The Druze's holy book is called the "Hikme" book (or the book of Wisdom). They denounce materialism, especially materialism relative to religion. Thus, their places of worship are usually very modest, and their religious figures ("Ajaweed") lead very modest lifestyles. Prayer is usually conducted discreetly and among family and friends. Unlike other religions such as Judaism and Christianity, there is no official hierarchy in the religious community, except for the "Sheikh A'el", whose role is more political and social rather than religious. A religious figure is admired for his wisdom and lifestyle.

Druze Women wear a "Mandeel" (transparent loose white veil) especially in the presence of religious figures. They are considered equal to men in all aspects. Contrary to most customs, they are allowed to join the "Council of the Elders".

Traditionally, one cannot convert to the faith, though recent changes have allowed some converts. They don't admit conversion to another religion, though disguising one's own Druzeness and simulating conversions is allowed to avoid persecution, whence the saying "Christian among Christians, Muslim among Muslims".

Today, a lot of contradicting literature and hoaxes surround the Druze, mainly due to false beliefs that were used to protect them from persecutors, or simply due to outsiders telling rumors and stories. For example, it is still unclear to most outsiders whether the Druze follow the same traditions of fasting as Muslims in the month of Ramadan. This is due to the fact that the Druze have followed these traditions for numerous centuries in order to protect themselves. In reality, they ought to not follow these traditions, but instead, to follow a different fasting tradition still practiced by religious figures.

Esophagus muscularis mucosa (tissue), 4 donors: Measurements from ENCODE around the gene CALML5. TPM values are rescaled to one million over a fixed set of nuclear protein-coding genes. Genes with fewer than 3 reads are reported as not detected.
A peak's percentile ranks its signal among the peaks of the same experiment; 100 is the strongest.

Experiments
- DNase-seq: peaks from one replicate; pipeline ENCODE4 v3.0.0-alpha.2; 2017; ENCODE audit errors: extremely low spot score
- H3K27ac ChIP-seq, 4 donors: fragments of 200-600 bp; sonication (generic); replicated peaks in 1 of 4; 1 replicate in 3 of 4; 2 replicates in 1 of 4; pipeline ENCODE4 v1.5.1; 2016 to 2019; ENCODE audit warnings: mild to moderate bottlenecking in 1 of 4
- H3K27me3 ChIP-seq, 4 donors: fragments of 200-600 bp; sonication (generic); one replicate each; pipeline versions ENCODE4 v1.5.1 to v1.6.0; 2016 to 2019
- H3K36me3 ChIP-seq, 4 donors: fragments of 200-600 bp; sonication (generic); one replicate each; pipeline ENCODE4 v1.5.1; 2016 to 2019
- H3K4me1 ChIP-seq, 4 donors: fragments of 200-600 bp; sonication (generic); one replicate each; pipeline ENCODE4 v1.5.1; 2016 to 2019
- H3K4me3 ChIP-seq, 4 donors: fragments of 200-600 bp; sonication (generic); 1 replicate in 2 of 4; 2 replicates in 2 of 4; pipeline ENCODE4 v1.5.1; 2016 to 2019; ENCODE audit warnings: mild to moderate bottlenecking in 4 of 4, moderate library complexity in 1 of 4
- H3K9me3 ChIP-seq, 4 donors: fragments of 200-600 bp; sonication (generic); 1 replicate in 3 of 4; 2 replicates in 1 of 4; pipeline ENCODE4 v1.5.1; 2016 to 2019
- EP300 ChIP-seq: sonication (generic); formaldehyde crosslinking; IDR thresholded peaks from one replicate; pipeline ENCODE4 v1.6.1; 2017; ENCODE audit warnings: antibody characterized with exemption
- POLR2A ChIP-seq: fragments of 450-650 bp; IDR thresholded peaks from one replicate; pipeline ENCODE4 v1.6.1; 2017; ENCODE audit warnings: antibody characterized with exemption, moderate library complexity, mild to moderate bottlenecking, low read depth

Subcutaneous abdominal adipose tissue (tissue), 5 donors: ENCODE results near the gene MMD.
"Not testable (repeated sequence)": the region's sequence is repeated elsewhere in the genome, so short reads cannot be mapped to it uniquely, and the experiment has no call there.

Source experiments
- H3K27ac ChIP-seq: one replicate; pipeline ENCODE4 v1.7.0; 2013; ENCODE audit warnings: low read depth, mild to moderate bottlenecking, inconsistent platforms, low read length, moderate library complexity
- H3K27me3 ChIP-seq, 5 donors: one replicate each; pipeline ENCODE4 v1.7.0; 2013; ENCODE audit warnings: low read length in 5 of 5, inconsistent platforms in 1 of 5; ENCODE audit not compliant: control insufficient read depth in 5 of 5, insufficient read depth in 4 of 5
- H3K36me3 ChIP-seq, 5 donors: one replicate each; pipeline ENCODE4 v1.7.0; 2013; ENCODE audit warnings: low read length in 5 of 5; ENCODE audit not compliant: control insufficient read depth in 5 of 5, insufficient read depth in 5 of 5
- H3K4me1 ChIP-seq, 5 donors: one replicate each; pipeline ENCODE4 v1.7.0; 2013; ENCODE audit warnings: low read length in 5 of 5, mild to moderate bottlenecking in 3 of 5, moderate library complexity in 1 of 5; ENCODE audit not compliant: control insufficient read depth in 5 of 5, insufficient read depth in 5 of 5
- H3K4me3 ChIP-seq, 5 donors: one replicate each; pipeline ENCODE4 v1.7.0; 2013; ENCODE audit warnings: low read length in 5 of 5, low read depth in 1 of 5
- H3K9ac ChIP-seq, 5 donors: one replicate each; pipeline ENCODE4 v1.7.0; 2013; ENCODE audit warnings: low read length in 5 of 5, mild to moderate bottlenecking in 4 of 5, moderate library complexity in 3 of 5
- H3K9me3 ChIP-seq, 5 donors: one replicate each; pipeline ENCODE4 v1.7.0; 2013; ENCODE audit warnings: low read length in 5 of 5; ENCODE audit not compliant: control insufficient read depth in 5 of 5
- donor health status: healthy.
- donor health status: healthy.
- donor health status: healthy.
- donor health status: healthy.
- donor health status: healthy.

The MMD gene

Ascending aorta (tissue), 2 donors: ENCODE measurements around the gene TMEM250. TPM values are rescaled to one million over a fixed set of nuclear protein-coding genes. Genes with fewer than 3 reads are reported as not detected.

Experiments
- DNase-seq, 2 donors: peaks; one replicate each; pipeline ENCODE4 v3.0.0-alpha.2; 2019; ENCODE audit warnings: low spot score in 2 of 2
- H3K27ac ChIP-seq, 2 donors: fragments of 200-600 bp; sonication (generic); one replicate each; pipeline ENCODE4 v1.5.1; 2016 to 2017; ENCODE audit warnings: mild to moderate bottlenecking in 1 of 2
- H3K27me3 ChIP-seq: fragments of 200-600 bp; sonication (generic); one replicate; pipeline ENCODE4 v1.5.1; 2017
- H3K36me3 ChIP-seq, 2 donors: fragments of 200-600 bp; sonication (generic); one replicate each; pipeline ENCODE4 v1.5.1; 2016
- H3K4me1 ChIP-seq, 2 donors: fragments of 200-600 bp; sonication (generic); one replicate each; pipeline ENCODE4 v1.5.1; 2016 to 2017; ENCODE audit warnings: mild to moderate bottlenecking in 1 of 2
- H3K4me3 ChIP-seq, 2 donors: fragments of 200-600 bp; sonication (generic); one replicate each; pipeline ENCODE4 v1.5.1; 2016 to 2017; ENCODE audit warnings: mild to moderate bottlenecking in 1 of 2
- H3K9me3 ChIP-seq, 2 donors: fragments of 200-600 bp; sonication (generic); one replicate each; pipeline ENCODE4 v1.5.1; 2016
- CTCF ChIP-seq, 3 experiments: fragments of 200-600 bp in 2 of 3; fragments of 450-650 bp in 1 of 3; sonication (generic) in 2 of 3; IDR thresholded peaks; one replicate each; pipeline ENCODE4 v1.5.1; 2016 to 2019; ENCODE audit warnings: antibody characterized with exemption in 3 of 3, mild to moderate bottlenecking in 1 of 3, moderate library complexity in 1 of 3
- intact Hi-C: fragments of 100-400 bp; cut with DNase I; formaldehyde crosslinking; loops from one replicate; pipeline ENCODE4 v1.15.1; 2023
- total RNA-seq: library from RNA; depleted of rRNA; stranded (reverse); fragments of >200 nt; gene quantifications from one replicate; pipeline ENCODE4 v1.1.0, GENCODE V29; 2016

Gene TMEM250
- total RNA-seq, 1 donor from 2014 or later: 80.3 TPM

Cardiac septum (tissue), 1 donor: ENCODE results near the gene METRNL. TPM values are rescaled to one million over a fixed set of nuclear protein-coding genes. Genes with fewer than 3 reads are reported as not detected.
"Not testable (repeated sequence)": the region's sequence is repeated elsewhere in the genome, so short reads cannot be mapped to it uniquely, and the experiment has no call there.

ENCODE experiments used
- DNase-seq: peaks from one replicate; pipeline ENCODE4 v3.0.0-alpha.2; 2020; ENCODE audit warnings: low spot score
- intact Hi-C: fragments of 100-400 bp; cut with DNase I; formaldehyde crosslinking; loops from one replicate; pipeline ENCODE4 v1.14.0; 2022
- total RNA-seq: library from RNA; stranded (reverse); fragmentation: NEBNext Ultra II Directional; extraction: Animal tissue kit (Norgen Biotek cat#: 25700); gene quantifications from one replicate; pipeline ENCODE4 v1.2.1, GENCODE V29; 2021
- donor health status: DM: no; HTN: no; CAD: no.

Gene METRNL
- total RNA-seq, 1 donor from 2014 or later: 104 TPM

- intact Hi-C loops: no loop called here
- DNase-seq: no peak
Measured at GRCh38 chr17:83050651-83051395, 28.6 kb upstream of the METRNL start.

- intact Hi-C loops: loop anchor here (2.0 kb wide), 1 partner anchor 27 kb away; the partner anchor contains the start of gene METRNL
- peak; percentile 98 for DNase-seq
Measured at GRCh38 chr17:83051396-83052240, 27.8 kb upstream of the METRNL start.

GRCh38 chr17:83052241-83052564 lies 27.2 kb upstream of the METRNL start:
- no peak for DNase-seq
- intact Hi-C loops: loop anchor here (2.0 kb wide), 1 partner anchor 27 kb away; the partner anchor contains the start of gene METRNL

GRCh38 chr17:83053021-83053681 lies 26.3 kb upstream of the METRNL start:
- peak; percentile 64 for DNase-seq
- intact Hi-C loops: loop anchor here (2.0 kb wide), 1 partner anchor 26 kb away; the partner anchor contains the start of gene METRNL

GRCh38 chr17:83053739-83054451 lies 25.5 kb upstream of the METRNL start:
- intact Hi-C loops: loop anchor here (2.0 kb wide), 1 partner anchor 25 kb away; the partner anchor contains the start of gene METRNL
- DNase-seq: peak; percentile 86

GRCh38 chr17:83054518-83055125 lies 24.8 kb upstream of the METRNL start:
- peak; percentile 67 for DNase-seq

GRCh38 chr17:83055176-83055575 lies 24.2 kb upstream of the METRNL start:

Western Druze Community

The Druze of the western world have greater freedom, so they follow their faith differently then those in the Middle East. The Druze community in the west has been growing, and many old customs are changing. Intermarriage and conversion into the faith has become a reality. Many are more knowledgeable about their faith because of this new openness, and know more about how the faith incorporated the wisdom of Christianity, Judaism, Islam, Buddhism, etc into the belief of enlightenment by seeking knowledge.

From the Library of Congress Country Studies at (click on 'Druzes' for this text).


In 1987 the Druze community, at 3 percent of the population the country's third largest religious minority, continued to be the overwhelming majority in the Jabal al Arab, a rugged and mountainous region in southwestern Syria.

The Druze religion is a tenth-century offshoot of Islam, but Muslims view the Druze as heretical for accepting the divinity of Hakim, the third Fatimid caliph of Egypt. The group takes its names from Muhammad Bin Ismail ad Darazi, an Iranian mystic. Druzes regard Jethro, father-in-law of Moses, as their chief prophet and make annual pilgrimages to his tomb in lower Galilee. They also revere Moses, Jesus, and Muhammad, the three major important prophets of Islam.

The Druze have always kept their doctrines and rituals a secret to avoid persecution. Only those who demonstrate extreme piety and devotion and the correct demeanor are initiated into the mysteries. The initiated (uqqal; sing., aqil) are a very small minority and may include women. Most Druzes are juhhal, ignorant ones. Apparently the religion is complex, involving neo-Platonic thought, Sufi mysticism, and Iranian religious traditions.

Endogamy and monogamy are the rule among the Druzes. Women are veiled in public, but, in contrast to Muslim Arab custom, they can and do participate in the councils of elders.

Data as of April 1987.